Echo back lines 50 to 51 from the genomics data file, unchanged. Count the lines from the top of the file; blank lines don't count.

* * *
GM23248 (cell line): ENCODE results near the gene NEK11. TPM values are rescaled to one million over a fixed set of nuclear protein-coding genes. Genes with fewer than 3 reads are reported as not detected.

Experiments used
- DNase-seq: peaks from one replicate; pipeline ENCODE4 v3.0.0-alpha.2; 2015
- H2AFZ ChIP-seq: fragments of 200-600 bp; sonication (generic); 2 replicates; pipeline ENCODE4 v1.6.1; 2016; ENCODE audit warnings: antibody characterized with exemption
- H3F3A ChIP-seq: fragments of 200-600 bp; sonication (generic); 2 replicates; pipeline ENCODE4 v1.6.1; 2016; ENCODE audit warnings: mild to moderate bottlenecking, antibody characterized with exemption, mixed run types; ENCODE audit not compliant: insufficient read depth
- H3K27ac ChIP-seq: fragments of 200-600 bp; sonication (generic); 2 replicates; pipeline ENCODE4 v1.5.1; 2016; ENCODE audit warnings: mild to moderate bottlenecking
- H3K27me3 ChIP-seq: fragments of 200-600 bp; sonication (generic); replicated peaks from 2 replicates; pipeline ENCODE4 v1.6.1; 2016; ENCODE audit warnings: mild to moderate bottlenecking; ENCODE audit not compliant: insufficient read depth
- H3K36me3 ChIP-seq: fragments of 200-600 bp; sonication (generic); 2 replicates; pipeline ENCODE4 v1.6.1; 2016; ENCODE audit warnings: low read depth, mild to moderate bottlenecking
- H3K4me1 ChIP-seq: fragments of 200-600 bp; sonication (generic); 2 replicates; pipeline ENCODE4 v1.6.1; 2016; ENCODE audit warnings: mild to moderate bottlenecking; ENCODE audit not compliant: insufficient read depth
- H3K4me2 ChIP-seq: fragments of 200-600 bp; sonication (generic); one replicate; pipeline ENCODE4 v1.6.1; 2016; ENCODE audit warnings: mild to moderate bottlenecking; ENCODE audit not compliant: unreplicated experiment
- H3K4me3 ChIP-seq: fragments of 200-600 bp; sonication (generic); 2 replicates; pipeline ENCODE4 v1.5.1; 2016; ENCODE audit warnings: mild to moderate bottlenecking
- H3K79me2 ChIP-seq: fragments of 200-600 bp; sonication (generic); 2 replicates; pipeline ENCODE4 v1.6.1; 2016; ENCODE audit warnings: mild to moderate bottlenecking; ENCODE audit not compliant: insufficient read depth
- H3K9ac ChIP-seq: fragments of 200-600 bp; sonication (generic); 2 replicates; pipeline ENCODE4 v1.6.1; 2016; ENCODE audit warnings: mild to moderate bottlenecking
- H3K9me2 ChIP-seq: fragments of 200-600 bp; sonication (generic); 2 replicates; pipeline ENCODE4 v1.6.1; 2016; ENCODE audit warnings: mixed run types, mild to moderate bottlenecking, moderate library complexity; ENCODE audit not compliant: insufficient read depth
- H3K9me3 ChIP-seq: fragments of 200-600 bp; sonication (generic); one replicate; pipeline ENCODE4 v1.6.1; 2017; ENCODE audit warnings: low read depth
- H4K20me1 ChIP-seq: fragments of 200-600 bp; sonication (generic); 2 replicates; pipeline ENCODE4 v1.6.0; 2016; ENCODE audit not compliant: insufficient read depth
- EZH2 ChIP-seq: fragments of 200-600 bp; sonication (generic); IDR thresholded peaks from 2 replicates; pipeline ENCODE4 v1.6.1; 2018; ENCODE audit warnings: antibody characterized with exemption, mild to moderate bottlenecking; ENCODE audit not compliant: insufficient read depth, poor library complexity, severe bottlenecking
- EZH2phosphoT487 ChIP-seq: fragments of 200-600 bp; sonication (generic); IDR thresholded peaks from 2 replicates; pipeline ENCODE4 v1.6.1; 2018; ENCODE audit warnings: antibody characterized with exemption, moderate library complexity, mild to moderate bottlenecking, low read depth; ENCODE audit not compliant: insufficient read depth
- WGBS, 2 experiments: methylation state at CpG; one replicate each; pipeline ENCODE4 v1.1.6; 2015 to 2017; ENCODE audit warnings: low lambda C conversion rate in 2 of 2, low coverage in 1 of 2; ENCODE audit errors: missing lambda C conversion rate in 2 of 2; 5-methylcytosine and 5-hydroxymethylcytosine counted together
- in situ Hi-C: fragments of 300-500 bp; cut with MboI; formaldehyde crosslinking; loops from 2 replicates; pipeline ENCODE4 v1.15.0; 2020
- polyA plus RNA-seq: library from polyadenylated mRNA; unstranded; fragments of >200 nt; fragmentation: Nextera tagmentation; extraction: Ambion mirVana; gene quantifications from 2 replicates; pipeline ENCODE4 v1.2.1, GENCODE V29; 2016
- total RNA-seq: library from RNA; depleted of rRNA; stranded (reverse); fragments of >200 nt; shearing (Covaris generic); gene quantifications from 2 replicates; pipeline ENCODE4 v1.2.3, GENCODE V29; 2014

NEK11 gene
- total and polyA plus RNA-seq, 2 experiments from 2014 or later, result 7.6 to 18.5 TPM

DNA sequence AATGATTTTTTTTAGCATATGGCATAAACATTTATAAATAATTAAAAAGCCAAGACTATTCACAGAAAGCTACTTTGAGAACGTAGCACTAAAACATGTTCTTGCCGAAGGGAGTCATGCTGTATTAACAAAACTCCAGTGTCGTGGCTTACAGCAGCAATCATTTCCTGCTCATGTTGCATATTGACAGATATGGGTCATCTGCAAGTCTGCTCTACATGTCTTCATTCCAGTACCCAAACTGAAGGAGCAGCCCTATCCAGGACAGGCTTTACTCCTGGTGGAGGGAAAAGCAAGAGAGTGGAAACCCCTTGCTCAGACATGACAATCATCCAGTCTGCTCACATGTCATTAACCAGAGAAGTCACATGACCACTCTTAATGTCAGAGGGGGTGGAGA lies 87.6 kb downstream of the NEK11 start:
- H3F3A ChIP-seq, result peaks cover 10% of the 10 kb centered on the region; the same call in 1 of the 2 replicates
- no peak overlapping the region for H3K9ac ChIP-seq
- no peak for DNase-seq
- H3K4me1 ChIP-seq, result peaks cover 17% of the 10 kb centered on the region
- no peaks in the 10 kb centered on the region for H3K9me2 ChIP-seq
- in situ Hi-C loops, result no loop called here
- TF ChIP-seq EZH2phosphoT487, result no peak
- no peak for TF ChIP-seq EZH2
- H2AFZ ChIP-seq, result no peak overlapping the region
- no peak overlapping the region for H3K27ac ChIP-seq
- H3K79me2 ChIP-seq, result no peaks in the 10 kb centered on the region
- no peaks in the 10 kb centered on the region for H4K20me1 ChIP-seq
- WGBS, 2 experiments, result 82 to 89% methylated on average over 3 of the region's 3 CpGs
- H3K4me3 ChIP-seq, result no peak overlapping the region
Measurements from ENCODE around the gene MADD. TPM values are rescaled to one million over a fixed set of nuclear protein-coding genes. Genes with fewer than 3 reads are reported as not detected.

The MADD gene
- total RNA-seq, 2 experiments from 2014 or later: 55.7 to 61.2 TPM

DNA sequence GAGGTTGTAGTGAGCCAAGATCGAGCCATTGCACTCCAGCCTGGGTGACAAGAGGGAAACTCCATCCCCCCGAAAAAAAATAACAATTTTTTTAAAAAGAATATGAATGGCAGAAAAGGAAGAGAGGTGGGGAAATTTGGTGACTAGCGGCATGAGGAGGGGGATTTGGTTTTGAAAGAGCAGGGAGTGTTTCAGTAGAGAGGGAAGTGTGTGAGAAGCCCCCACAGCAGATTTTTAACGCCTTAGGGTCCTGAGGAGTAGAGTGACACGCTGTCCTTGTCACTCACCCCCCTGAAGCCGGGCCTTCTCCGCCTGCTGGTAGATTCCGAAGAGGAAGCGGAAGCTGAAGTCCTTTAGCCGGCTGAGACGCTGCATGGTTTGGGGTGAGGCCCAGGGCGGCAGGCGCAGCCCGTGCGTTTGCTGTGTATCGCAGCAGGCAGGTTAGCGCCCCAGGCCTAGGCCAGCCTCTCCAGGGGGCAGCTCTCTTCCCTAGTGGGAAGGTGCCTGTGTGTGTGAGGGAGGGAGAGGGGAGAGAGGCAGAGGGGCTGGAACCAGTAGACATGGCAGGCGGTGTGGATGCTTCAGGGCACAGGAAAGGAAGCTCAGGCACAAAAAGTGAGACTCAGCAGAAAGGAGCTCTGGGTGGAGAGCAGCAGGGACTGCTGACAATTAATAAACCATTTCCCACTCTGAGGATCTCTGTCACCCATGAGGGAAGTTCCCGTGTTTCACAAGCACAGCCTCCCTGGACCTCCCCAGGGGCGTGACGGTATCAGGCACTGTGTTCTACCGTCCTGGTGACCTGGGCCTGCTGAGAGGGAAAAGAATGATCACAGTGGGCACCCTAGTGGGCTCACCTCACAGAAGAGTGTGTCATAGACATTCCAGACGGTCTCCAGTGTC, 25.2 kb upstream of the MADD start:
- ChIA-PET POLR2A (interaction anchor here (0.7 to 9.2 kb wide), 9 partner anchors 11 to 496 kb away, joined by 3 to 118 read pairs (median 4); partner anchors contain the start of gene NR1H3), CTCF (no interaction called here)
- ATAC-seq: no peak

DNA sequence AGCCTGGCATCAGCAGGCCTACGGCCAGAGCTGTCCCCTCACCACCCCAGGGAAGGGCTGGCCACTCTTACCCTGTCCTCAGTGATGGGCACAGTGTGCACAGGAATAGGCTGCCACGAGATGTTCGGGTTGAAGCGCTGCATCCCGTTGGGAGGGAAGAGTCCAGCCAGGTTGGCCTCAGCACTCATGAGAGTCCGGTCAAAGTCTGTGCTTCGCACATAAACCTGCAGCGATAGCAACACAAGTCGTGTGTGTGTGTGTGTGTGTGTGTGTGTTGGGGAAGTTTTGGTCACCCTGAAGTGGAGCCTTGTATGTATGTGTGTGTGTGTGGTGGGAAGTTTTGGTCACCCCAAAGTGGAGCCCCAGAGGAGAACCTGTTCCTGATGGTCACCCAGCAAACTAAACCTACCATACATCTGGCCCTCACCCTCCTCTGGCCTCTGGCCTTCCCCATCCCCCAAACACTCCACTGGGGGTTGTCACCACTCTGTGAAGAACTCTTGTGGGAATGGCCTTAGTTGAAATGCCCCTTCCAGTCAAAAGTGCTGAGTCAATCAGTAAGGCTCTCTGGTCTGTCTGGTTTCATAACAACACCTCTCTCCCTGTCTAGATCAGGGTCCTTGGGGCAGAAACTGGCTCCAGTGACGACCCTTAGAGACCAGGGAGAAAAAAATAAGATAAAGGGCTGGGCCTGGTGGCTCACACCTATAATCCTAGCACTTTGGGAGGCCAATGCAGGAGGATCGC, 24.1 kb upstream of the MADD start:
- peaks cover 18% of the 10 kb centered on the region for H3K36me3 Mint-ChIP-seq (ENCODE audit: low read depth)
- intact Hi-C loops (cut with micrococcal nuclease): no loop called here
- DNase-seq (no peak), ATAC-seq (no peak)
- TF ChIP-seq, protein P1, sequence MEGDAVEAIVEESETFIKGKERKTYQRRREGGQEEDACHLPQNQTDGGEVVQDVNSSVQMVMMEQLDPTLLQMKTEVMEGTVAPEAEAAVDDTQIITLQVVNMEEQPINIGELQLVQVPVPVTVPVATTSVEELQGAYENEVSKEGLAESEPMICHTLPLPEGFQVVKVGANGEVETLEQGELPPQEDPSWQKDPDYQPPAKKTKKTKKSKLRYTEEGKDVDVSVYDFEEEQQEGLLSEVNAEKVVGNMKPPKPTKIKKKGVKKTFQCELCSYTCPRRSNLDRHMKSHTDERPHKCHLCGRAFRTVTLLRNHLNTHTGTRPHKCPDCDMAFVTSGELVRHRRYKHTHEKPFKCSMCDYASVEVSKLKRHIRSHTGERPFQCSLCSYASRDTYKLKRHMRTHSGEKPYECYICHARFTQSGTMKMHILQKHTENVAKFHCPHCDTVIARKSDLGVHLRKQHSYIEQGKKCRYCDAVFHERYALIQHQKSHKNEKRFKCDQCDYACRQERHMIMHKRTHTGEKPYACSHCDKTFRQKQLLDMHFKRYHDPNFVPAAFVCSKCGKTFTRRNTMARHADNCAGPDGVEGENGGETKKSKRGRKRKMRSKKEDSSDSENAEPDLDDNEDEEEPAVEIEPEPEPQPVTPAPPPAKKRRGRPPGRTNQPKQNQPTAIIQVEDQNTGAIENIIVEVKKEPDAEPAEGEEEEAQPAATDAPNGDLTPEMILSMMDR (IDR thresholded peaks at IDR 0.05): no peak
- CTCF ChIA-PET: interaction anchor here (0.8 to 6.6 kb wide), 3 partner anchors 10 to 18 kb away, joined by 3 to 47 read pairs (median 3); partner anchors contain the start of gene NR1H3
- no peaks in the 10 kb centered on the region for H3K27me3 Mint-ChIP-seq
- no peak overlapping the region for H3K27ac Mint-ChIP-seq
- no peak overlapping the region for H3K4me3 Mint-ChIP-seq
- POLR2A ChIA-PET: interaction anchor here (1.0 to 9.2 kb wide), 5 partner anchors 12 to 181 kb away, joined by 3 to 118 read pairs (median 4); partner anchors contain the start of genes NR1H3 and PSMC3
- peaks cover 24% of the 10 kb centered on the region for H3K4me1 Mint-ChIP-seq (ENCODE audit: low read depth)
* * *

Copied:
- TF ChIP-seq, protein P1, sequence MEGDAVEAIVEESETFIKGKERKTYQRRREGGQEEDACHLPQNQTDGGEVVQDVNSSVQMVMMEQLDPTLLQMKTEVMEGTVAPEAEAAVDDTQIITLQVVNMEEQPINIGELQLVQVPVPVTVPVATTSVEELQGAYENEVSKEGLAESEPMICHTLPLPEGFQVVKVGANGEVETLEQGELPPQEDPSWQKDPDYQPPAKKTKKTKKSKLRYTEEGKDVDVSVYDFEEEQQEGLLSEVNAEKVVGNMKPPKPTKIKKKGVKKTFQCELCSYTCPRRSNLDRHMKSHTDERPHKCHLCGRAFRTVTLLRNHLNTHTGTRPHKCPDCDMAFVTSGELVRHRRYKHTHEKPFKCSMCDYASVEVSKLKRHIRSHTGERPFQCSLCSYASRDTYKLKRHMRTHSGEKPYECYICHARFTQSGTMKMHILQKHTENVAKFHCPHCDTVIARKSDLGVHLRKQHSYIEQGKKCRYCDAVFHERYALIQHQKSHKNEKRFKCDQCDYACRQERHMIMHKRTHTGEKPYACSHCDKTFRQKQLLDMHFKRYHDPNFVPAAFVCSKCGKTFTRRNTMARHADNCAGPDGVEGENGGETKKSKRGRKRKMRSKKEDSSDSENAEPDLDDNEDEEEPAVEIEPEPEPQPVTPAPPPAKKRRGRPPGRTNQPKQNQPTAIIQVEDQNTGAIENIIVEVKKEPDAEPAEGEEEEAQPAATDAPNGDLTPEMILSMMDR (IDR thresholded peaks at IDR 0.05): no peak
- CTCF ChIA-PET: interaction anchor here (0.8 to 6.6 kb wide), 3 partner anchors 10 to 18 kb away, joined by 3 to 47 read pairs (median 3); partner anchors contain the start of gene NR1H3